Tuesday, June 24, 2008
Dude, Grow Grass and Food
We saw a cardboard sign at a farmer's market propped on top of a straw basket of homegrown tomatoes that insisted, "Safe to Eat!"
The kids immediately wanted to know why other tomatoes may not be safe. I explained salmonella and the recent outbreak. We talked about the dark, lowly life of a bacterium in some intestinal tract somewhere, and the cycle of transmission and the havoc of diarrhea. The conversation evoked their memories of our family spring-break stomach flu epidemic of 2005. They were almost turned off tomatoes, until I promised that homegrown and certain varieties were still safe to eat.
I over-emphasized our luck and good fortune.
"See, we're really lucky because our plants are growing strong and healthy. No salmonella on our tomatoes," I said. "Nothing to worry about here."
"We better check," Aidan said.
They both ran out to the yard.
"They smell OK, Mom," Patrick told me.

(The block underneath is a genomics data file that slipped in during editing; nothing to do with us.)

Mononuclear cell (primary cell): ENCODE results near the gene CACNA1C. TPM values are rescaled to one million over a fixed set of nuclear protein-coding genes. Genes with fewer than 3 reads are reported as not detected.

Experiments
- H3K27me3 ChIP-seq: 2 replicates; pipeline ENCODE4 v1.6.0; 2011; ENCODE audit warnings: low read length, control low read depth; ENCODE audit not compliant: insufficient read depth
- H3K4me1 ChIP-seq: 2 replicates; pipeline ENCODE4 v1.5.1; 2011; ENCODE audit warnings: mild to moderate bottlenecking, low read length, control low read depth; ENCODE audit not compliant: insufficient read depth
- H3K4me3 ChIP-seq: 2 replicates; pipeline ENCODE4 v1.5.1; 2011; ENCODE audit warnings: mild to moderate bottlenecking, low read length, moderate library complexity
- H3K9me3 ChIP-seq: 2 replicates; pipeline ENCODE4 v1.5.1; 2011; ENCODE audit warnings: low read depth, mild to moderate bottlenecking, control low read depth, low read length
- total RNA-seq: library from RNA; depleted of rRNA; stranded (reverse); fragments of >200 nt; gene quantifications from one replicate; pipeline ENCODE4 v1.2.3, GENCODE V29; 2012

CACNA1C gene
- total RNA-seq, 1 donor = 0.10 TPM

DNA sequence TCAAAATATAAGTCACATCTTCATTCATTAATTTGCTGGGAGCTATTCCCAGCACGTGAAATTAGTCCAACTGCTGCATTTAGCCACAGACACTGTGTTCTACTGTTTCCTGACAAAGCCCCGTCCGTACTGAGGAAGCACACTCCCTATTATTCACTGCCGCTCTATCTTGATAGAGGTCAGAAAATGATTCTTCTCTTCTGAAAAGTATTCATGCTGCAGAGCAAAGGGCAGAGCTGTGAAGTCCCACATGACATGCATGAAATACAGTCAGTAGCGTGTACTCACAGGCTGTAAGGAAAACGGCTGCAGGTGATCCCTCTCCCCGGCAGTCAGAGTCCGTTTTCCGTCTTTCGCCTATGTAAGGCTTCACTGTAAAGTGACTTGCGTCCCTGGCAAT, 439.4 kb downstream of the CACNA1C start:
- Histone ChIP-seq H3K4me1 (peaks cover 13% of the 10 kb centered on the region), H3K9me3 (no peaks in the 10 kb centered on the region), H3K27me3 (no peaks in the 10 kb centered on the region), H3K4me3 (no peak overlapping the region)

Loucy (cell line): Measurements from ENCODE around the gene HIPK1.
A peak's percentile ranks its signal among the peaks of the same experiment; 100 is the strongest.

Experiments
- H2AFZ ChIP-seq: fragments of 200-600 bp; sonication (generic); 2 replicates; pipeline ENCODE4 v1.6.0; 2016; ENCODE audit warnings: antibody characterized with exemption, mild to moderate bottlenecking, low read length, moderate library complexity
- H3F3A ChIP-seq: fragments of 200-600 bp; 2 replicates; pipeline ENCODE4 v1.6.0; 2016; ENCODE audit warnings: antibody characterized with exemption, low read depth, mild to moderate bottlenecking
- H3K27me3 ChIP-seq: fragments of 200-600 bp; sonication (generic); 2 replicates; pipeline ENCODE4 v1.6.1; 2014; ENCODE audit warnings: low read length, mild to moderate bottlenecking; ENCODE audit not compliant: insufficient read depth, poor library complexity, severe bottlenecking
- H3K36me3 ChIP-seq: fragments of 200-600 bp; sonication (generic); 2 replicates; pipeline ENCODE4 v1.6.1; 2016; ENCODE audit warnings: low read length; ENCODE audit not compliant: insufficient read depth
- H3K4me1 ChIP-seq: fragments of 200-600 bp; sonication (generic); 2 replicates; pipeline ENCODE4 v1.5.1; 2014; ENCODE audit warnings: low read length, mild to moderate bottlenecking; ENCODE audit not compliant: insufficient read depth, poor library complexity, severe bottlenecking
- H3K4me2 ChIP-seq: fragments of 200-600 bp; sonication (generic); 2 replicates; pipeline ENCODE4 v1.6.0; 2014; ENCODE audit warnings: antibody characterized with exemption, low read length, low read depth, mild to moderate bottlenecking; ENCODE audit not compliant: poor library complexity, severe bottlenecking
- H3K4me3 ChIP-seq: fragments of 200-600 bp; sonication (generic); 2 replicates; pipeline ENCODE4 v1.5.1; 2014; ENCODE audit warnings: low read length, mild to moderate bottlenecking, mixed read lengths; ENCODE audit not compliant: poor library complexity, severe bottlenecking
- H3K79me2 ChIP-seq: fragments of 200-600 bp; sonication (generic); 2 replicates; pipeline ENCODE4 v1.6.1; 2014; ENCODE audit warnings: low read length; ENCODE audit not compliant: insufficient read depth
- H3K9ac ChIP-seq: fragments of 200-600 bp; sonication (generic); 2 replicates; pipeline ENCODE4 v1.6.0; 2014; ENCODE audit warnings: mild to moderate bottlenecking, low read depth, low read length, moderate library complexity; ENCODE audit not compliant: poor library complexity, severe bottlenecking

"They're getting really tall," Aidan said.
In their world, if something's getting bigger and still smells pretty good, all systems are a go. The verdict is still out on baby Jack. He's getting bigger, but has frequent bouts of stinkiness.
Our garden is fun for us. But it's a novelty, and it shouldn't be. We drove around a new housing development in our area this week. It was dotted with brick-faced McMansions on astro-turf green lawns. Everything was creepy perfect. There must have been some serious homeowner regulations on manicuring the landscape.
"Can you have food gardens here?" Patrick asked.
"No, they only grow grass here," Aidan answered.
They only grow grass here... growing our own food is a national novelty. If we grew food like we grew grass, we'd all be aces. Dudes, we gotta grow more of our own food.
This morning CNN reported on the high food prices in Hawaii, and the heavy costs associated with importing 80% of the state's food. Think $8 for a jar of peanut butter. In the story, Ira Rohter, a professor at the University of Hawaii, said Hawaii's residents have only one choice: "You grow your own food. You may not have noticed, we can grown our own food in Hawaii."
There are limitations with the state's high cost of land and short-term leases, but planting a few seeds at home can take even a little squeeze out of supermarket runs, especially if you're paying more than $7 for a half-gallon of OJ.
Nugget o' the Week: "Can you have food gardens here?" - Patrick asking if people are allowed to grow food in one of the bigger, extremely manicured planned communities in town.